We need a comptroller who can draw a line between banking and the rest of the financial industry
President Biden has nominated Saule Omarova to be Comptroller of the Currency. The Office of the Comptroller (OCC) regulates national banks. One of our most venerable financial regulators, the OCC and comptroller date back to 1863, the oldest federal financial regulator. Thanks to this agency, the United States developed a strong federal banking system in the wake of the financial chaos of the 19th century, one that forms the backbone of American banking.
Omarova is the ideal nominee. Banks should support the nomination, too.
Predictably, the non-bank industry and lobbyists have turned their fire on Omarova. The Fintech and Crypto nonbank industry have every reason to fear this nomination. Lobbyists, purporting to represent the banks but, in my view, part of a self-perpetuating industry that sometimes has a greater interest in opposing good choices, claims that Omarova would be bad for banks. Much of the rest of the financial industry, Fintech and Cryptocurrency in particular, seek the carefully defined privileges of national banks without having to observe the many public protections with which banks have to comply.
I have not agreed with everything Omarova has proposed and have sometimes strongly disagreed, but I have always found her to be one of the most incisive and reasonable analysts of bank regulation, its shortcomings — and particularly the value of the bank charter. She has never been afraid to speak truth to power (one of the reasons the lobbyists oppose her). Most importantly, Omarova knows how to draw the line between banking and the rest of the financial industry. The nominee understands these boundaries and the fundamental importance of banking, and she would be the ideal guardian of a structure that preserves boundaries so important to fair competition and financial stability.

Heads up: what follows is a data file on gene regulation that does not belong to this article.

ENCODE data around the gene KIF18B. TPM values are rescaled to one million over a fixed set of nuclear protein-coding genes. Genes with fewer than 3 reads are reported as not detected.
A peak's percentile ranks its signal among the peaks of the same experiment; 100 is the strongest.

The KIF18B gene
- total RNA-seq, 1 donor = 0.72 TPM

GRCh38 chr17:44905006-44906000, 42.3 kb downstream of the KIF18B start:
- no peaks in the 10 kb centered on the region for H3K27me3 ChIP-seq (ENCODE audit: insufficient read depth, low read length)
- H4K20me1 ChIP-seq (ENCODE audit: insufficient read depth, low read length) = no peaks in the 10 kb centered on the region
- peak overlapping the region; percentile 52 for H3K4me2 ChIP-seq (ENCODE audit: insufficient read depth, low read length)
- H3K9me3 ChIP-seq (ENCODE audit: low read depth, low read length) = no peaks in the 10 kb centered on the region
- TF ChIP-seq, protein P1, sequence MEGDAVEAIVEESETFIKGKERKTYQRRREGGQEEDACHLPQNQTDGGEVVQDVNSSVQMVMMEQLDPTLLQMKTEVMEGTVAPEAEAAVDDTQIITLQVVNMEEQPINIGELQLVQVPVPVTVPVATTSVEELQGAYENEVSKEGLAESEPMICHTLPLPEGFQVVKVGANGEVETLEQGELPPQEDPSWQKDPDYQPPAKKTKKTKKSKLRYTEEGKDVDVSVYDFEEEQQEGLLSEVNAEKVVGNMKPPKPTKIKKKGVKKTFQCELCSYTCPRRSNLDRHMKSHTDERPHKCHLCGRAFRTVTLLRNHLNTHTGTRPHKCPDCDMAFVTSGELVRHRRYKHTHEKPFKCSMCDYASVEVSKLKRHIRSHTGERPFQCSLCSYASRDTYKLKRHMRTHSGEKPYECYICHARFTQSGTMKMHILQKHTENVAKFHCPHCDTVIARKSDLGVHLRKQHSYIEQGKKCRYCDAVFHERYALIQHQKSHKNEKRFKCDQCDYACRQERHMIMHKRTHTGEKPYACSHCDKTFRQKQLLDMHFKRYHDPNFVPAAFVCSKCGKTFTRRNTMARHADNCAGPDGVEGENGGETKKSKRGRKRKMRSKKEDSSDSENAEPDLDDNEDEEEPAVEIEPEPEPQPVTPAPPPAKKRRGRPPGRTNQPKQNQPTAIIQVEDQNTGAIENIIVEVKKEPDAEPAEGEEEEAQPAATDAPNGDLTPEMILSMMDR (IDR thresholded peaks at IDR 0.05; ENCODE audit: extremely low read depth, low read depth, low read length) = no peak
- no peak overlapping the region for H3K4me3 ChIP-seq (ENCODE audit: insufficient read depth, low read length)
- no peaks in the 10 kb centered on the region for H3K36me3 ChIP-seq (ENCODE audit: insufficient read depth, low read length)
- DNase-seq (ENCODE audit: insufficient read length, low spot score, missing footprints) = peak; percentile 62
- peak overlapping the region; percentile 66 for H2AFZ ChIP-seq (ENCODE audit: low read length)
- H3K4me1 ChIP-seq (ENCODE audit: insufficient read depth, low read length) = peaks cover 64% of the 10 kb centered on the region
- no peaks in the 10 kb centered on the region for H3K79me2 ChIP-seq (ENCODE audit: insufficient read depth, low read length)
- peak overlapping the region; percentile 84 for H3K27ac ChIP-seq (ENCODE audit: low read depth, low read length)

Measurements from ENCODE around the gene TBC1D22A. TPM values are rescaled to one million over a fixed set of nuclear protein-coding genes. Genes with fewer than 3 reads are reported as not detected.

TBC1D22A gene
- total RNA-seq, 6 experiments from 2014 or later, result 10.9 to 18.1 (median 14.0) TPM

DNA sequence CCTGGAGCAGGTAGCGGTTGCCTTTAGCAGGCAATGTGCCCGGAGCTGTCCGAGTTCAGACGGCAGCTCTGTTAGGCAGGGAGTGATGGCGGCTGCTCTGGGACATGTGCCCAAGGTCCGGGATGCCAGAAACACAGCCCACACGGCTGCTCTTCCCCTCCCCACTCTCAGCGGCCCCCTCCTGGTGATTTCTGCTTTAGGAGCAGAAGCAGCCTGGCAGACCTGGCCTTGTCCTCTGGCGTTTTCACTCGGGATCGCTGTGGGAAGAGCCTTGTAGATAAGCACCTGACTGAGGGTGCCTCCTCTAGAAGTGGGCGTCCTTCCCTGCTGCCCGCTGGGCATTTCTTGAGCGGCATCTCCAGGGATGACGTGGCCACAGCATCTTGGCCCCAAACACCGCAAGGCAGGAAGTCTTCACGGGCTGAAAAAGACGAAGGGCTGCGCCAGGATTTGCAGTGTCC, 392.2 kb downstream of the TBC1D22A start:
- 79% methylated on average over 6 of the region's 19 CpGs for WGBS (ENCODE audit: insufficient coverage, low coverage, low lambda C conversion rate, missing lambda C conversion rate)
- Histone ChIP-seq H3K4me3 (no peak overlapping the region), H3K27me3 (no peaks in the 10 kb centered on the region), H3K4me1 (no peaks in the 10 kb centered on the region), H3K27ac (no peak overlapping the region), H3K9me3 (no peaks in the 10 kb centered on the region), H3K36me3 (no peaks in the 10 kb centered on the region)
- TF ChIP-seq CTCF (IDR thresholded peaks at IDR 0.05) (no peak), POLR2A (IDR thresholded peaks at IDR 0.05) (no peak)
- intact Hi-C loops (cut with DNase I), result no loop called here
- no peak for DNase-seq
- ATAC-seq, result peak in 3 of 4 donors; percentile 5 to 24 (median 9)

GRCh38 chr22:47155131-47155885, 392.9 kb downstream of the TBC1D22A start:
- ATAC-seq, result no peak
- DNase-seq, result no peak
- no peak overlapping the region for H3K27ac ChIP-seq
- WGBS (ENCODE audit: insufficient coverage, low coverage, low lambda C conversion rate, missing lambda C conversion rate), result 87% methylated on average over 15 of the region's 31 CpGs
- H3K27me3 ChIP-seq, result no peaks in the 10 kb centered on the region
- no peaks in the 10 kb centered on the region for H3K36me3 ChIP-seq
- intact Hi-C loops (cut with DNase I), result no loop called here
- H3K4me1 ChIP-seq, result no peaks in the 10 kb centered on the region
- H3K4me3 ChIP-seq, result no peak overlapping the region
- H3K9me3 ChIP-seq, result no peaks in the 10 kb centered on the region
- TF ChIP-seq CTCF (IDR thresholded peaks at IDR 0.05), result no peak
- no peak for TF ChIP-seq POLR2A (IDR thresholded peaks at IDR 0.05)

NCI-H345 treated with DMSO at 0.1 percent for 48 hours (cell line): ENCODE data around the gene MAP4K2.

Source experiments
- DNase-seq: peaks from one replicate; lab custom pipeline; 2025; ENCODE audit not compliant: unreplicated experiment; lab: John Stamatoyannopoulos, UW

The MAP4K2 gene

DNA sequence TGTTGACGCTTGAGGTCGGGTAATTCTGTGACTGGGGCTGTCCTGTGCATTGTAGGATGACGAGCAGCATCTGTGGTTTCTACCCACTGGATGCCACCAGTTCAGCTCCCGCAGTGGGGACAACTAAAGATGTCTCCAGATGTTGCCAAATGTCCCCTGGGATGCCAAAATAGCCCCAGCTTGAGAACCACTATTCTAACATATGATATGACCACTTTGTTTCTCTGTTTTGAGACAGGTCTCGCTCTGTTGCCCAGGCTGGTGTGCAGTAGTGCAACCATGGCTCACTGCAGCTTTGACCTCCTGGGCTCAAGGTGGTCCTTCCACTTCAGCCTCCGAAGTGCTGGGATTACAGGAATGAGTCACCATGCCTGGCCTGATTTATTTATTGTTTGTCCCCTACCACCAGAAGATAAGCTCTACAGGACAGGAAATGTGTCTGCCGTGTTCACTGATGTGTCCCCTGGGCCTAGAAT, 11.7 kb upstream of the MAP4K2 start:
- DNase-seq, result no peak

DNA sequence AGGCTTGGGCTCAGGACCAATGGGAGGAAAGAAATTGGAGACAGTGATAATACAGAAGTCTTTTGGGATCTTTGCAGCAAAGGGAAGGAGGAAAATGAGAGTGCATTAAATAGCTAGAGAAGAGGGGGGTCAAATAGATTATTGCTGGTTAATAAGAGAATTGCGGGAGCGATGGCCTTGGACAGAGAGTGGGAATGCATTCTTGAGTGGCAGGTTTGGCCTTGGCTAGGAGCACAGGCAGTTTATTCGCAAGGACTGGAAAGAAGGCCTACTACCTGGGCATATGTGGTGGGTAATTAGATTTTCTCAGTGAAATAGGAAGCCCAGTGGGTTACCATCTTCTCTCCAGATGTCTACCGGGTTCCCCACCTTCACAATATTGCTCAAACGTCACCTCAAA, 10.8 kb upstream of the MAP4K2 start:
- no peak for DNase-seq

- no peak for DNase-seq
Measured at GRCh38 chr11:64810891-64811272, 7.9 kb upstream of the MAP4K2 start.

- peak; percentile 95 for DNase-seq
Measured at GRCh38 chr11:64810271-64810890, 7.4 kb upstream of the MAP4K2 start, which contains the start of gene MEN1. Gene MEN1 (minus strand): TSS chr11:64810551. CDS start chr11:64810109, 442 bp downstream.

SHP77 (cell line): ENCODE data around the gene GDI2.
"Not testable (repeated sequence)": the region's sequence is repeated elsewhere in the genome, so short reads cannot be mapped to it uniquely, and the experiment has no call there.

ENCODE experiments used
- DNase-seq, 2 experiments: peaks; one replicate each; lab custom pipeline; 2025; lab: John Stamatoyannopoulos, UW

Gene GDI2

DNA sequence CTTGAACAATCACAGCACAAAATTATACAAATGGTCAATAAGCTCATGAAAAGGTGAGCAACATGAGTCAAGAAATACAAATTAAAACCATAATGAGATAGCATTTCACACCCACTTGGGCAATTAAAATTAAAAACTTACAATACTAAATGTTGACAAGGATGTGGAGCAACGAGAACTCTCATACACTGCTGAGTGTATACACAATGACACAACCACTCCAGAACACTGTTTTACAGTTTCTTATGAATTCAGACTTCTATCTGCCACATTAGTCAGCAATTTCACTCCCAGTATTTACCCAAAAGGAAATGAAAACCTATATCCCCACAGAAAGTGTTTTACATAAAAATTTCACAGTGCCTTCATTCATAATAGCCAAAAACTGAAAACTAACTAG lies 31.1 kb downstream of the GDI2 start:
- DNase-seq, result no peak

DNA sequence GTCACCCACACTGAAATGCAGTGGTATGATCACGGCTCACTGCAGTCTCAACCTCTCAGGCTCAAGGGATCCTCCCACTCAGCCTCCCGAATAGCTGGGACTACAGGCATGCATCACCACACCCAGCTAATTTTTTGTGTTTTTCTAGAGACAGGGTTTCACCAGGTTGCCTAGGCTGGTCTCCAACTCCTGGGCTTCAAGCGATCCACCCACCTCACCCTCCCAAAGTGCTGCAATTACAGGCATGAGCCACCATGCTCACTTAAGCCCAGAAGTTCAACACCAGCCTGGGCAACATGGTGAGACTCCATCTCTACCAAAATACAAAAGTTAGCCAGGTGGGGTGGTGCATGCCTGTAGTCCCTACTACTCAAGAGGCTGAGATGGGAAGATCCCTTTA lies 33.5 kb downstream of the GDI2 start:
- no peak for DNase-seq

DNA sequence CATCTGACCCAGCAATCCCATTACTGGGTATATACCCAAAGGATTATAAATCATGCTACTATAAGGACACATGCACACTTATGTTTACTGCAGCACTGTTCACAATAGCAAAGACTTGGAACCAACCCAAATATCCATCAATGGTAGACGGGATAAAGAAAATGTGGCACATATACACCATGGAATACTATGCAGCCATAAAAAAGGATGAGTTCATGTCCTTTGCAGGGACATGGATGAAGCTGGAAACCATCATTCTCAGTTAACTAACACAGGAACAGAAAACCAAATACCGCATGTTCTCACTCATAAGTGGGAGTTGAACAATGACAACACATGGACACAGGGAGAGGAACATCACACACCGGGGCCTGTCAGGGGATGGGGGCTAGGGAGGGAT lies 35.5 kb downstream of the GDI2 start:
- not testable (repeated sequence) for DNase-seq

In my engagements with Omarova — who is a fellow teacher in the field at Cornell Law School — I have found her constantly thoughtful, always willing to listen to those who disagree, and generally much more accurate in her many analyses of complicated technical issues than many of her colleagues and certainly than many of the partisans. She is a profoundly honest individual who would provide far-reaching leadership to one of our most important offices of state. Her major publications are essential reading for students of the subject.
Bankers and banks, large and small, should recognize Omarova as someone with whom they can engage meaningfully, and someone who would lead fair and honest regulation over them.
Lawrence G. Baxter is the David T. Zhang professor of the practice of law at Duke Law School, faculty director of Duke’s Global Financial Markets Center, chair of Duke’s Advisory Committee on Investor Responsibility and a member of the Regenerative Crisis Response Committee. He was an executive vice president at Wachovia Corporation. Baxter previously worked as a staffer with the Senate Banking Committee when critical legislation was passed after the Savings and Loan Crisis of the 1980s and 1990s.
Editor’s note: This piece has been updated.